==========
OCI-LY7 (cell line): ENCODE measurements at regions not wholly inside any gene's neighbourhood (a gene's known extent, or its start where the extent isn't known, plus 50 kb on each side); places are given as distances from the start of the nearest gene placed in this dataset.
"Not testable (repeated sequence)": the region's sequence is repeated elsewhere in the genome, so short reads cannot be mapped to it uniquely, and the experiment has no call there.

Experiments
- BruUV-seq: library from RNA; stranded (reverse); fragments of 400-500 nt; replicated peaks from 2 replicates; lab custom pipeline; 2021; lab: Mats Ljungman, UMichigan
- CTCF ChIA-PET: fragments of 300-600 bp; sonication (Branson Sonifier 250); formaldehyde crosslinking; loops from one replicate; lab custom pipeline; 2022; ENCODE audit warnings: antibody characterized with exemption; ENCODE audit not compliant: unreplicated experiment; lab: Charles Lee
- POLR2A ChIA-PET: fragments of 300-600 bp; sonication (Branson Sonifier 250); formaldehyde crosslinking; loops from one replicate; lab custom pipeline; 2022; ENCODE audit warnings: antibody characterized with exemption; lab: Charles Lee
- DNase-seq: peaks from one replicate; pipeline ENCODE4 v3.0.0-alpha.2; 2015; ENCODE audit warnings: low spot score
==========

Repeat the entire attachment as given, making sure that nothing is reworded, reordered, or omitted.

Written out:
OCI-LY7 (cell line): ENCODE measurements at regions not wholly inside any gene's neighbourhood (a gene's known extent, or its start where the extent isn't known, plus 50 kb on each side); places are given as distances from the start of the nearest gene placed in this dataset.
"Not testable (repeated sequence)": the region's sequence is repeated elsewhere in the genome, so short reads cannot be mapped to it uniquely, and the experiment has no call there.

Experiments
- BruUV-seq: library from RNA; stranded (reverse); fragments of 400-500 nt; replicated peaks from 2 replicates; lab custom pipeline; 2021; lab: Mats Ljungman, UMichigan
- CTCF ChIA-PET: fragments of 300-600 bp; sonication (Branson Sonifier 250); formaldehyde crosslinking; loops from one replicate; lab custom pipeline; 2022; ENCODE audit warnings: antibody characterized with exemption; ENCODE audit not compliant: unreplicated experiment; lab: Charles Lee
- POLR2A ChIA-PET: fragments of 300-600 bp; sonication (Branson Sonifier 250); formaldehyde crosslinking; loops from one replicate; lab custom pipeline; 2022; ENCODE audit warnings: antibody characterized with exemption; lab: Charles Lee
- DNase-seq: peaks from one replicate; pipeline ENCODE4 v3.0.0-alpha.2; 2015; ENCODE audit warnings: low spot score